Thermal camera shipments heat up as prices melt
Reduced prices and high unit growth have led to increased demand in the commercial security sector for thermal cameras.
The uncooled thermal security camera market is forecast see high unit shipment growth of 25% over the next 5 years, close to twice the rate of the CCTV and video surveillance market. This high unit growth is being caused by steep declines in average selling prices which means thermal cameras are more appealing to the commercial security sector, according to a new report from IHS Inc. (NYSE: IHS), a leading global source of critical information and insight.
Un-cooled thermal cameras lend themselves well to the commercial security market. They are able to see in complete darkness, cover wide areas, are not affected by bad weather conditions, or altering light conditions, and are well suited to video analytics. Despite this, in previous years, un-cooled thermal cameras were considered to be too expensive and saw limited impact within the commercial security market. However, this new report from IHS, identifies that some companies have reported price drops in excess of 20% in recent years, and that this continued price decline is expected to make these products more inviting to the commercial security market.
“Two major reasons for the price decline that the industry is currently experiencing. These are increased competition, and new technology developments,” commented Oliver Philippou, report author and market analyst for video surveillance at IHS.
IHS also expects increased competition from new manufacturers entering the thermal market to impact prices. Traditional visible light camera manufacturers are expected to have new and renewed interest in the un-cooled thermal camera market within the next 18 to 24 months. This will allow these manufacturers to offer total video surveillance solutions on large scale projects.
Some companies are expanding their product range, and have begun to offer lower priced entry-level products. These entry level products would have lower specifications than some current products and are expected to be used to target new end-user markets, that are not currently being serviced by thermal cameras.
As operations in Iraq and Afghanistan reduced and exit strategies were put in place by the various allied forces, government funding for un-cooled thermal cameras for military applications has slowed, leaving manufacturing capacity in excess of military market demand. This has caused companies such as DRS Technologies and MOOG, that have strong military connections, to offer much less expensive thermal cameras to the commercial security market. This has thrown a new dynamic on the pricing structure of the thermal market.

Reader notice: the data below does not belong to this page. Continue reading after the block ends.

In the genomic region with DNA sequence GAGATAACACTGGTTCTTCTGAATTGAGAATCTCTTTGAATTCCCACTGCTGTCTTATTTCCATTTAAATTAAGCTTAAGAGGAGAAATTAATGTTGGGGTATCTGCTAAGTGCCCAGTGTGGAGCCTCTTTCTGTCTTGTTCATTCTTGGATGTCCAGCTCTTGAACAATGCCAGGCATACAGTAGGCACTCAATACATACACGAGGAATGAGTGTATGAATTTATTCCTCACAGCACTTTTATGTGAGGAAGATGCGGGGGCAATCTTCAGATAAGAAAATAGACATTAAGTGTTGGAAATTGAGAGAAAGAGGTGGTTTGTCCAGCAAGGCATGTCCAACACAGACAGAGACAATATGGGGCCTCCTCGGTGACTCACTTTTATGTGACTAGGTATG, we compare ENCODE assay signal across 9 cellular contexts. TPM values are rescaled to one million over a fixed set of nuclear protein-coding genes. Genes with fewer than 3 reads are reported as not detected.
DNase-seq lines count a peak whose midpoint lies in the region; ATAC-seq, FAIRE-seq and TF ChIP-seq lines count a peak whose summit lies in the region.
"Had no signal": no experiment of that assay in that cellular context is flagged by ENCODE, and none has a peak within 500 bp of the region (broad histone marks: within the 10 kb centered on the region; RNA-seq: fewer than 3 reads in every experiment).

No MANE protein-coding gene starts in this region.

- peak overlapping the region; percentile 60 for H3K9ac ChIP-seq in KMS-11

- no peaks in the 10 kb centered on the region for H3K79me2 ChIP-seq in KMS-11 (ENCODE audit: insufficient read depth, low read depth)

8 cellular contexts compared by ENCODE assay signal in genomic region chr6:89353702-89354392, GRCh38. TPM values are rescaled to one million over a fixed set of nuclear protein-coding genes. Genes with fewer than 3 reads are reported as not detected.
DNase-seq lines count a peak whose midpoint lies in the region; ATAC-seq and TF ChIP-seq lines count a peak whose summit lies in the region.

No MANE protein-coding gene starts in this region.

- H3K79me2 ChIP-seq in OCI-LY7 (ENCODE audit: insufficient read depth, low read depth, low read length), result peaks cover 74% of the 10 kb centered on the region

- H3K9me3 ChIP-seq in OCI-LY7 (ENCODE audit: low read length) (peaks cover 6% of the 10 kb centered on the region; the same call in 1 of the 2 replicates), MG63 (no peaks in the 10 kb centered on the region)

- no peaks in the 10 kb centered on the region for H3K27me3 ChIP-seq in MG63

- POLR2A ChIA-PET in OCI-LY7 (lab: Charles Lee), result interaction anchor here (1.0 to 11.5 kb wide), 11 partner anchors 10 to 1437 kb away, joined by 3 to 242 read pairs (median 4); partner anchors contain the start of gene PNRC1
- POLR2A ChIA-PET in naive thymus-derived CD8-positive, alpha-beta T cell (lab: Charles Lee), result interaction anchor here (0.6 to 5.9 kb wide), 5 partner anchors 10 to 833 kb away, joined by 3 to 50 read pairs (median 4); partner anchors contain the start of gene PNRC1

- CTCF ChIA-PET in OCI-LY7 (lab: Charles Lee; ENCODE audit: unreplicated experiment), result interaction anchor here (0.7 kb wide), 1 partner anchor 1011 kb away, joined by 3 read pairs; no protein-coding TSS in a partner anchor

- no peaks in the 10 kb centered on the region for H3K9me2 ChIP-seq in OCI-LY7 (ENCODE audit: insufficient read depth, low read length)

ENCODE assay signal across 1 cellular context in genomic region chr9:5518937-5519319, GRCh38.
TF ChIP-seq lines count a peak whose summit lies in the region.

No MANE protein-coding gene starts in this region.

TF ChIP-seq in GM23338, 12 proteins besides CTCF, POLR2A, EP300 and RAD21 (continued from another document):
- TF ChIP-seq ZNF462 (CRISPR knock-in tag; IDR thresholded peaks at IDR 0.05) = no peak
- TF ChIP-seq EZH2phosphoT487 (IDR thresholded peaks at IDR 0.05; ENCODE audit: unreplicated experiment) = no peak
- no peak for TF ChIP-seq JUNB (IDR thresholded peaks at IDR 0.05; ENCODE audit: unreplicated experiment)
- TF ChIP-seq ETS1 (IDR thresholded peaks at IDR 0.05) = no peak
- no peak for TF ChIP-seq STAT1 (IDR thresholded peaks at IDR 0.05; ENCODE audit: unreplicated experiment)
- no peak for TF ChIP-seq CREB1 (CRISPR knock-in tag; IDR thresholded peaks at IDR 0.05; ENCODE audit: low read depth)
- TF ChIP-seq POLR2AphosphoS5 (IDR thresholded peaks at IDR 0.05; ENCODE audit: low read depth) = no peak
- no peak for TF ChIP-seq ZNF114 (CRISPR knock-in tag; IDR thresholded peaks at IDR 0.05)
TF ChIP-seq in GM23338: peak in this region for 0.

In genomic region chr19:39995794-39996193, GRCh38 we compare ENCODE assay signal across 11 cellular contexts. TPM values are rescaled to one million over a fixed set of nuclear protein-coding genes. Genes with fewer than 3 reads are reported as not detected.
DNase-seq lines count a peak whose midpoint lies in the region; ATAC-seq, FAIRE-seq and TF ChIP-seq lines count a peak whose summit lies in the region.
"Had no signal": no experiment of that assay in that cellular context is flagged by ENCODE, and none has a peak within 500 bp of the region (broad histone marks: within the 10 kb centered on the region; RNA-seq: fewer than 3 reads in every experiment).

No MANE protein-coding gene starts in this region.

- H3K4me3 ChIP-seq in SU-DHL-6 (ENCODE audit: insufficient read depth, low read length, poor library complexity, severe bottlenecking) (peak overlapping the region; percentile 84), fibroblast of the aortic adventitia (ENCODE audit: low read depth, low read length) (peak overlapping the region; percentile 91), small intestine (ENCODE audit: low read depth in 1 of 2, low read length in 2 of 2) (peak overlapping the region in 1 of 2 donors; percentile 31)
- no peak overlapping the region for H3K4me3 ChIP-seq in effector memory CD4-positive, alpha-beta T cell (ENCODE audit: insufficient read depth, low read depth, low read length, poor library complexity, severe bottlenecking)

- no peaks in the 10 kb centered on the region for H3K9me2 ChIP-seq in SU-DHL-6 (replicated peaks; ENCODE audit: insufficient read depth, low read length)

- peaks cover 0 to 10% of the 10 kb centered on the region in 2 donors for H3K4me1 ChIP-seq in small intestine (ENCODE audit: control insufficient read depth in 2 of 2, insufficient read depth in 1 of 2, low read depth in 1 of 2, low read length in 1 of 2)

Philippou continues, “However, the high price decline will mean that revenue growth will be limited for the next couple of years growing, before experiencing increasingly higher growth over this reports forecast period to 2017.”
- Edited by CFE Media. See more security-related research.
- Events & Awards
- Magazine Archives
- Oil & Gas Engineering
- Salary Survey
- Digital Reports
Annual Salary Survey
Before the calendar turned, 2016 already had the makings of a pivotal year for manufacturing, and for the world.
There were the big events for the year, including the United States as Partner Country at Hannover Messe in April and the 2016 International Manufacturing Technology Show in Chicago in September. There's also the matter of the U.S. presidential elections in November, which promise to shape policy in manufacturing for years to come.
But the year started with global economic turmoil, as a slowdown in Chinese manufacturing triggered a worldwide stock hiccup that sent values plummeting. The continued plunge in world oil prices has resulted in a slowdown in exploration and, by extension, the manufacture of exploration equipment.
Read more: 2015 Salary Survey